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Below you can listen to my reading of “Sanctuary,” a story in my novel-in-stories entitled Horseshoe. The catalyst for writing this piece probably first came the result of the death of a high school friend from cancer approximately fifteen years ago. I remember that there was a church service in relation to her illness. It wasn’t a service I attended, and I never talked with my friend or anyone else about what happened there. So the events of this story and the thoughts of the lead character are from my own imagination.
I was interested in the subject matter because of my interest in what it means to be a person who believes in God and what it means to pray. I also drew on my experiences of the death of my grandfather and father in law, both also from cancer. It’s a story I couldn’t have written ten years ago before I met my wife and learned what it is to live in the world with daughters. It’s a terrifying and wonderful experience. Music is by the Jeremy Vogt Band. “Sanctuary” first appeared in the literary journal Sakura and was published most recently by Cherokee McGhee Press.
Click on the following link to listen:
Horseshoe is a novel in Southern Gothic tone stirred with Midwestern sensibility that churns the waters of the Tippecanoe River that embrace the town of Horseshoe and its inhabitants. The novel’s stories are told from multiple characters and points of view. Each chapter can be a standalone story. But when read as a whole, the book produces a rich, multilayered tale of life in a small town.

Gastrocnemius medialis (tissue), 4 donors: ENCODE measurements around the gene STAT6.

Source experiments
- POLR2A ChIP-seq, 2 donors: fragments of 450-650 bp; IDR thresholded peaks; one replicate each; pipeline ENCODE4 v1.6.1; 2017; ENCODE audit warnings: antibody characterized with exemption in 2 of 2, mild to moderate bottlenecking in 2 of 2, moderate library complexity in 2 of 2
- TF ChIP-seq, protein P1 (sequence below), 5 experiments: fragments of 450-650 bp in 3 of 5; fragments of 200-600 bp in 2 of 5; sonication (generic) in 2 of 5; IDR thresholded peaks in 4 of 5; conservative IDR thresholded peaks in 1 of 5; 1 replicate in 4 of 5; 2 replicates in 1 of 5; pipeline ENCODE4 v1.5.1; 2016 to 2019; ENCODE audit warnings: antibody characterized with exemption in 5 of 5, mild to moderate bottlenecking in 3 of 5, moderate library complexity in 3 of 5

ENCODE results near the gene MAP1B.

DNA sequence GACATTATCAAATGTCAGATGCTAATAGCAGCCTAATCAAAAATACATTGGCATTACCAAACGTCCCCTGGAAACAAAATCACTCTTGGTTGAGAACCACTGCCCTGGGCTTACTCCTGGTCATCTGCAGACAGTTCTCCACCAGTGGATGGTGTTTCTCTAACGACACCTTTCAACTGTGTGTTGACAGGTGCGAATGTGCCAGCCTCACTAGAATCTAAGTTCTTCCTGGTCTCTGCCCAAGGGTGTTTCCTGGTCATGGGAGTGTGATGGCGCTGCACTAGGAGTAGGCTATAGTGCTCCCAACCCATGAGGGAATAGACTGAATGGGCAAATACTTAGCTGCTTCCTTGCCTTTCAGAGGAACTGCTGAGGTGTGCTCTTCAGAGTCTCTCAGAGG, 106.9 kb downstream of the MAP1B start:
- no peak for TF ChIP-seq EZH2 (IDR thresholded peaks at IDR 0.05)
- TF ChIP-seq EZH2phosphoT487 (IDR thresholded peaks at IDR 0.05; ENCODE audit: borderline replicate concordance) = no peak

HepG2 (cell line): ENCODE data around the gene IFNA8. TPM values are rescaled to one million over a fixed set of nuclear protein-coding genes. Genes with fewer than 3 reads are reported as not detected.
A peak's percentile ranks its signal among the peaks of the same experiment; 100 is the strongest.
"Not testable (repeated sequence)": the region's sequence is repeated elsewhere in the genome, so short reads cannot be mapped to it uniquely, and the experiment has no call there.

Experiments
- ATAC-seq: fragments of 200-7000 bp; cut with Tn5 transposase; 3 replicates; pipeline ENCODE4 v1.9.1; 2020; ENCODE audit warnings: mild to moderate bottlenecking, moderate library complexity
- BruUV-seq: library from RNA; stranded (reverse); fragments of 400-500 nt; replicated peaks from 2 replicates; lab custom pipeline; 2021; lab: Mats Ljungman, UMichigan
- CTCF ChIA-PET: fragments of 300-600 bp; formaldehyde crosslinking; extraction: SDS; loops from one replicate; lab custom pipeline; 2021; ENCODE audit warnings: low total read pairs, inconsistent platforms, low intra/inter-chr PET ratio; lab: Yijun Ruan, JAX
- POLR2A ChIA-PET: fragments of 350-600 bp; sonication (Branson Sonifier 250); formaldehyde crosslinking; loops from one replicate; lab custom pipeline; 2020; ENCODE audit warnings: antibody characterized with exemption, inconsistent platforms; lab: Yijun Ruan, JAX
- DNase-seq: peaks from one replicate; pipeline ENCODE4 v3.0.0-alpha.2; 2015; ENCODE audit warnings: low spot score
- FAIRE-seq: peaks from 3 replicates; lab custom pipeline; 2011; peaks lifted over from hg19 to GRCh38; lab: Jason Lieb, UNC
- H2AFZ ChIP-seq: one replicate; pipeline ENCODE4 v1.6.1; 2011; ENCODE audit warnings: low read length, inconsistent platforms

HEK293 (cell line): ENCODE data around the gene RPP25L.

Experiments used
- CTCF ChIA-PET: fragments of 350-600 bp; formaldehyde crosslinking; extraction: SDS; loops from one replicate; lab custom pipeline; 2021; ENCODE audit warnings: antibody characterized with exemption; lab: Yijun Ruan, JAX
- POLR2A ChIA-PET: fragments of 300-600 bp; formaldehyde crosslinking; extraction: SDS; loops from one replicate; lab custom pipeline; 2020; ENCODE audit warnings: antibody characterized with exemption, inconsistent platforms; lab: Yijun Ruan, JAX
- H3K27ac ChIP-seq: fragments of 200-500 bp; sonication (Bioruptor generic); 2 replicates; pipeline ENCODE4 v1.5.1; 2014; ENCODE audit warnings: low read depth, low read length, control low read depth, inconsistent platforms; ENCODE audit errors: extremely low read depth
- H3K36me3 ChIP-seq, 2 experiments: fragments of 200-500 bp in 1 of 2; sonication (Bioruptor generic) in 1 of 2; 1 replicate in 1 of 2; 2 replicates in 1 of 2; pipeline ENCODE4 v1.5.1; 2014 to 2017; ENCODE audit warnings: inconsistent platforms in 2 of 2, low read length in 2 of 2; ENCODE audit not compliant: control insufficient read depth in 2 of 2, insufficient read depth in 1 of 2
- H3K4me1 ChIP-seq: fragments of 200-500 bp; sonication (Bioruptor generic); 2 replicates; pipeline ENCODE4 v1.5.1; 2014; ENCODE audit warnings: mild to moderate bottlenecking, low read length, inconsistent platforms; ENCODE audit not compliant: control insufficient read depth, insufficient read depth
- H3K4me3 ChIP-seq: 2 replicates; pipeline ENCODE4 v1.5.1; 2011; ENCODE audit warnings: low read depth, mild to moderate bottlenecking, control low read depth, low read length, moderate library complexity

“The town of Horseshoe is modeled somewhat after my own small hometown of Winamac, Indiana,” Torgerson admits.
“Once I moved out of Winamac to bigger cities such as Fort Wayne in Indiana and Charlotte in North Carolina, I came to realize that it was a really unique feature of living in a small town that everyone knows everybody else’s business,” Torgerson says. “If you’re from Winamac and marry a person from Winamac, then you likely know that person’s entire history. You know what they did in the park when they were twelve, and you know the details of their first divorce. My friends here in New York City do not tend to have the same sort of experiences. They meet strangers and date strangers and there are parts of those people’s history which remain eternally hidden.”
The “knowing everybody else’s business” feature of his small hometown was an aspect he strived to illustrate in the stories. “I knew I wanted to have a grocery-store story but I couldn’t imagine what would happen there,” Torgerson says. “Oh sure, I had ideas, but the story surfaced for me when I was browsing a Bible concordance where I was looking for words connected to love, marriage, divorce, and adultery. It was the verse from Leviticus that unlocked the story for me, that gave me the idea for the Biblical egging of Uncle David and Aunt Barb. I think stories need that sort of unexpected turn or surprise, and so I guess I could say in a way that God delivered that part of the story to me.”
Torgerson explains that once he thinks he has an idea of where the story might go, he gives himself over to the language and uses it as the mode of transportation to find the conclusion.